Chlorogenic acid UV–visible spectrum with a maximum of absorbance at 325 nm

Biosynthesis and natural occurrence[edit]

4-Coumaroyl-CoA is the biosynthetic precursor to chlorogenic acid.

The biosynthetic precursor to chlorogenic acid is 4-coumaroyl-CoA, containing a single hydroxyl group on the aryl ring, which in turn is produced from cinnamic acid. The hydroxylation of the coumaryl ester, i.e. installing the second hydroxy group, is catalyzed by a cytochrome P450 enzyme.[6]

Chlorogenic acid can be found in the bamboo Phyllostachys edulis,[7] as well as in many other plants,[8] such as the shoots of common heather (Calluna vulgaris).[9]

In food[edit]

Chlorogenic acid and the related compounds cryptochlorogenic acid, and neochlorogenic acid have been found in the leaves of Hibiscus sabdariffa.[10] Isomers of chlorogenic acid are found in potatoes.[11] Chlorogenic acid is present in the flesh of eggplants,[12] peaches,[13] prunes[14] and coffee beans.[15]

Research and safety[edit]

Chlorogenic acid is under preliminary research for its possible biological effects.[16][17][18]

Chlorogenic acid has not been approved as a prescription drug or food additive recognized as a safe ingredient for foods or beverages.[19] There is not enough evidence to determine whether it is safe or effective for human health, and its use in high doses, such as excessive consumption of green coffee, may have adverse effects.[20]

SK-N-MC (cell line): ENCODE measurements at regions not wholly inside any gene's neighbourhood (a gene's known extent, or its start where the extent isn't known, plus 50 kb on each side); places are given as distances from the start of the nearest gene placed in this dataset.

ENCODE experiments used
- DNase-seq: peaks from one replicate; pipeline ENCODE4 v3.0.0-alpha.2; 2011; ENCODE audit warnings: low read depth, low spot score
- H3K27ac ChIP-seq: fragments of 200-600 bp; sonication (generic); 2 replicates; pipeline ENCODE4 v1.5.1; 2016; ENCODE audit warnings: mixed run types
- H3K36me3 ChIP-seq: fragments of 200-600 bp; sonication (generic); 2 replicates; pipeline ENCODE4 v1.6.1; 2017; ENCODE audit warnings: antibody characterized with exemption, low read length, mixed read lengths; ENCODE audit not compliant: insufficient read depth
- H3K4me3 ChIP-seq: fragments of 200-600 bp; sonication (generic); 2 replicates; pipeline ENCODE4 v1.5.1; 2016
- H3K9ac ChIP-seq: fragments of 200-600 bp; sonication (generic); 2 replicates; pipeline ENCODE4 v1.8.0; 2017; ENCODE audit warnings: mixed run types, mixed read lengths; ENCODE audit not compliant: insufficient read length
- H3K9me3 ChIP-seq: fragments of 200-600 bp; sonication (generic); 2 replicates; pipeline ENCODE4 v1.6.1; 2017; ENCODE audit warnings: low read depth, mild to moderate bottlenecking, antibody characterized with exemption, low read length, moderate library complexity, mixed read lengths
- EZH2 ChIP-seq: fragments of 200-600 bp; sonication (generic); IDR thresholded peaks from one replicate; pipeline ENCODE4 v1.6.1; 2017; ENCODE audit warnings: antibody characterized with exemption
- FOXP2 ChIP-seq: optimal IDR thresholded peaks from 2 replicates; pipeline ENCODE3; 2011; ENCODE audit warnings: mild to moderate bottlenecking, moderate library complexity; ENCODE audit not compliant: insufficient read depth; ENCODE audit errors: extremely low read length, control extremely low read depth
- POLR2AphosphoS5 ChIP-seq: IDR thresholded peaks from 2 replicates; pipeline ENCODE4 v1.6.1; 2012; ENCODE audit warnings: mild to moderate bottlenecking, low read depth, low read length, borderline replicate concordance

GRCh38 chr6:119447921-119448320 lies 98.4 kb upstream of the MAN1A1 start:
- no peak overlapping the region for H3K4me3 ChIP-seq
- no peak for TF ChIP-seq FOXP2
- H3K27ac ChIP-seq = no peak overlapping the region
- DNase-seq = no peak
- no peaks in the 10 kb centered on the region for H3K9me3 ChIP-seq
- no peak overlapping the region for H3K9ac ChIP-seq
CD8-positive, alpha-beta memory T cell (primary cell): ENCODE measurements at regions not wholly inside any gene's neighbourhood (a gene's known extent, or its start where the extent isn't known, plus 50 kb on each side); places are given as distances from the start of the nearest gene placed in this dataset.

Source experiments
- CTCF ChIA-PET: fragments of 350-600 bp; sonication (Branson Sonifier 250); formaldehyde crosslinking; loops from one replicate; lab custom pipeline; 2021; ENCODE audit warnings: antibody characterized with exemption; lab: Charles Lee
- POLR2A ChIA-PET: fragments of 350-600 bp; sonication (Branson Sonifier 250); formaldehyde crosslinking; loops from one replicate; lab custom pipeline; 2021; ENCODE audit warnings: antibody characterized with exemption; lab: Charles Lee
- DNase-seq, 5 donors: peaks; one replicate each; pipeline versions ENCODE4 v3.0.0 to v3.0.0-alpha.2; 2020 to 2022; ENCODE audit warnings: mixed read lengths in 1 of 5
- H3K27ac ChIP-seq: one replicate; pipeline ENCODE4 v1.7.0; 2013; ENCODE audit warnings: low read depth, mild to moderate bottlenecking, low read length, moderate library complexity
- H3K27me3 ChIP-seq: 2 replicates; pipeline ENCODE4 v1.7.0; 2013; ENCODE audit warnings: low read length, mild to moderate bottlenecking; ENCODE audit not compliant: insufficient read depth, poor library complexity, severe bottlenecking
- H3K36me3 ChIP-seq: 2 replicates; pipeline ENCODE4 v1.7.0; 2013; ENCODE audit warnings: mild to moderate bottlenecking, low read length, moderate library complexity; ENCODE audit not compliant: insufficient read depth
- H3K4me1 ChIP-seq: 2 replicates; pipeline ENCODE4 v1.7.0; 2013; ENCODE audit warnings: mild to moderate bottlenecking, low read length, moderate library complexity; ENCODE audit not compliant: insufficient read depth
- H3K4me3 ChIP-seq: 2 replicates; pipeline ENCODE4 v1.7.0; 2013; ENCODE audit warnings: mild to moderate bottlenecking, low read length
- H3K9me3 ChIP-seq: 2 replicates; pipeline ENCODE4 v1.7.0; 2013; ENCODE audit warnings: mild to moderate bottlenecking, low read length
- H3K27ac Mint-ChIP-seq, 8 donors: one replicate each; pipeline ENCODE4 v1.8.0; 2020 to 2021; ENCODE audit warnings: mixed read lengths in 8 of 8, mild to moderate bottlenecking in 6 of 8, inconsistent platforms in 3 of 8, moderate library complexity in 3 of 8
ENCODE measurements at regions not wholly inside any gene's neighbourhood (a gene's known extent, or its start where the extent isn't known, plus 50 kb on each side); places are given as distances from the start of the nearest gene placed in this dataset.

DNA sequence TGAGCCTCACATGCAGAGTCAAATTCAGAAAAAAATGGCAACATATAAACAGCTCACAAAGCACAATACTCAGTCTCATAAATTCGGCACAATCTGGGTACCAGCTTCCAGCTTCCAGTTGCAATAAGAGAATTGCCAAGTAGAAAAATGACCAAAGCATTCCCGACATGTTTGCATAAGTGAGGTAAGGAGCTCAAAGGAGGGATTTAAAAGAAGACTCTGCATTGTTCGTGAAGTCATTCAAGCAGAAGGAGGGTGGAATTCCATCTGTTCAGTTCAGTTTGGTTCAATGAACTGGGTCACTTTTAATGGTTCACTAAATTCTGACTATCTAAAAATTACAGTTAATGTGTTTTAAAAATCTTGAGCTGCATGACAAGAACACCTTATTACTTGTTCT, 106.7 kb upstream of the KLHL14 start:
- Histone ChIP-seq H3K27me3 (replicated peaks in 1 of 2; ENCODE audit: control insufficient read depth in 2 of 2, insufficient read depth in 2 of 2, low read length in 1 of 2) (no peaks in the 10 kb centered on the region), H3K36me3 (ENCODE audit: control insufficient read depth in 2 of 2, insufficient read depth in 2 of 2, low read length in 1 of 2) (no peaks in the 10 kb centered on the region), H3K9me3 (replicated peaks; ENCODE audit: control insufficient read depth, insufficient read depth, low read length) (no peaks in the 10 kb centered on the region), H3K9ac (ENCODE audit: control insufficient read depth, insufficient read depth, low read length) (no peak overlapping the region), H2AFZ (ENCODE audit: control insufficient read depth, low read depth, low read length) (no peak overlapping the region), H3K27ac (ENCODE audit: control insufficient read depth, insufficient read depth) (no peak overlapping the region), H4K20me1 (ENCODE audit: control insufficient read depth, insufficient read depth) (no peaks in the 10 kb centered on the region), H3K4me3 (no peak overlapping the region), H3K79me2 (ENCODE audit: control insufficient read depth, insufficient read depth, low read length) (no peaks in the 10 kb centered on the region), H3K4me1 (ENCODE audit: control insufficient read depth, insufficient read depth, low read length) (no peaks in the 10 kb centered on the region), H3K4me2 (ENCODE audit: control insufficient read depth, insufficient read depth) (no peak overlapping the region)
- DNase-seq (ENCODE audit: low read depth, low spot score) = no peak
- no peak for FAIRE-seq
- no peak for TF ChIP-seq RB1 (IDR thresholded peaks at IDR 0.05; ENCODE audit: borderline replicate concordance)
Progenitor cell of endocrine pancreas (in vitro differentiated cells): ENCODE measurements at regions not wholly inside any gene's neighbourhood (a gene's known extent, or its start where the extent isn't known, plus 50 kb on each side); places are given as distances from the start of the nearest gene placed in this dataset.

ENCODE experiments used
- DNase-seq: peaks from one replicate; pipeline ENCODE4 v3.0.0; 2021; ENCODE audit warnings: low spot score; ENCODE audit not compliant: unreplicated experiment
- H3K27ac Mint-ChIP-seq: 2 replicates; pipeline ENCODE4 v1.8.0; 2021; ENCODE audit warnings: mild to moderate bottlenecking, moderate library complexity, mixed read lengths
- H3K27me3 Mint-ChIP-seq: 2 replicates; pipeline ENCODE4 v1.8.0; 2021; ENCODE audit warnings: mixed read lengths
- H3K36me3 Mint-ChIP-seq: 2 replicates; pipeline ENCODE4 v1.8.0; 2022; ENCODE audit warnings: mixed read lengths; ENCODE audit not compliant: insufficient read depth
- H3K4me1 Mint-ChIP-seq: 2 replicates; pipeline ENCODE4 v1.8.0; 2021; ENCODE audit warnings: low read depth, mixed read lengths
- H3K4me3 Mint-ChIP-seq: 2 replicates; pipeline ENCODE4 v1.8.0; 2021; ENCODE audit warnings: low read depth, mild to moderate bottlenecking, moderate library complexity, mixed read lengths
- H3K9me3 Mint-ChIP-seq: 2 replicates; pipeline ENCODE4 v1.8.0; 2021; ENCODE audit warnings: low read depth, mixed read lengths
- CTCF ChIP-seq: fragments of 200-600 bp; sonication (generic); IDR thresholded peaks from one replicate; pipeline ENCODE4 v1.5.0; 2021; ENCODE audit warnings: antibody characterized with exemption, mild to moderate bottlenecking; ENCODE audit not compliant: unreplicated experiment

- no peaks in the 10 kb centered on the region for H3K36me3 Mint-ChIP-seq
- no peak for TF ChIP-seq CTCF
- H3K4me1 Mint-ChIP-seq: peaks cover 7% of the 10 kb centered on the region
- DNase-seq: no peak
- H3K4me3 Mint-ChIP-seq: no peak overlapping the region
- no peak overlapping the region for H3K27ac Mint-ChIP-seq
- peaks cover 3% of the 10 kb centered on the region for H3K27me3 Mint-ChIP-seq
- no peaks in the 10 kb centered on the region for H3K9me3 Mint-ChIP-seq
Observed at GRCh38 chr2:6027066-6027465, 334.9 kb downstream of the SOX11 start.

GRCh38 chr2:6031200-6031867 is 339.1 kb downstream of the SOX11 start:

Chlorogenic acid has been studied as a possible chemical sensitizer involved in respiratory allergy to certain plant materials.[21]


The atom-numbering of chlorogenic acid can be ambiguous.[22] The order of numbering of atoms on the quinic acid ring was reversed in 1976 following IUPAC guidelines, with the consequence that 3-CQA became 5-CQA, and 5-CQA became 3-CQA. This article uses the original numbering, which was exclusive prior to 1976, (chlorogenic acid being 3-CQA, while neochlorogenic acid is 5-CQA). Thereafter researchers and manufacturers have been divided, with both numbering systems in use. Even the 1976 IUPAC recommendations are not entirely satisfactory when applied to some of the less common chlorogenic acids.[23]


  1. ^ Boerjan, Wout; Ralph, John; Baucher, Marie (2003). "Lignin biosynthesis". Annual Review of Plant Biology. 54: 519–546. doi:10.1146/annurev.arplant.54.031902.134938. PMID 14503002.
  2. ^ a b Clifford, M. N.; Johnston, K. L.; Knigh, S.; Kuhnert, N. (2003). "Hierarchical Scheme for LC-MSn Identification of Chlorogenic Acids". Journal of Agricultural and Food Chemistry. 51 (10): 2900–2911. doi:10.1021/jf026187q. PMID 12720369.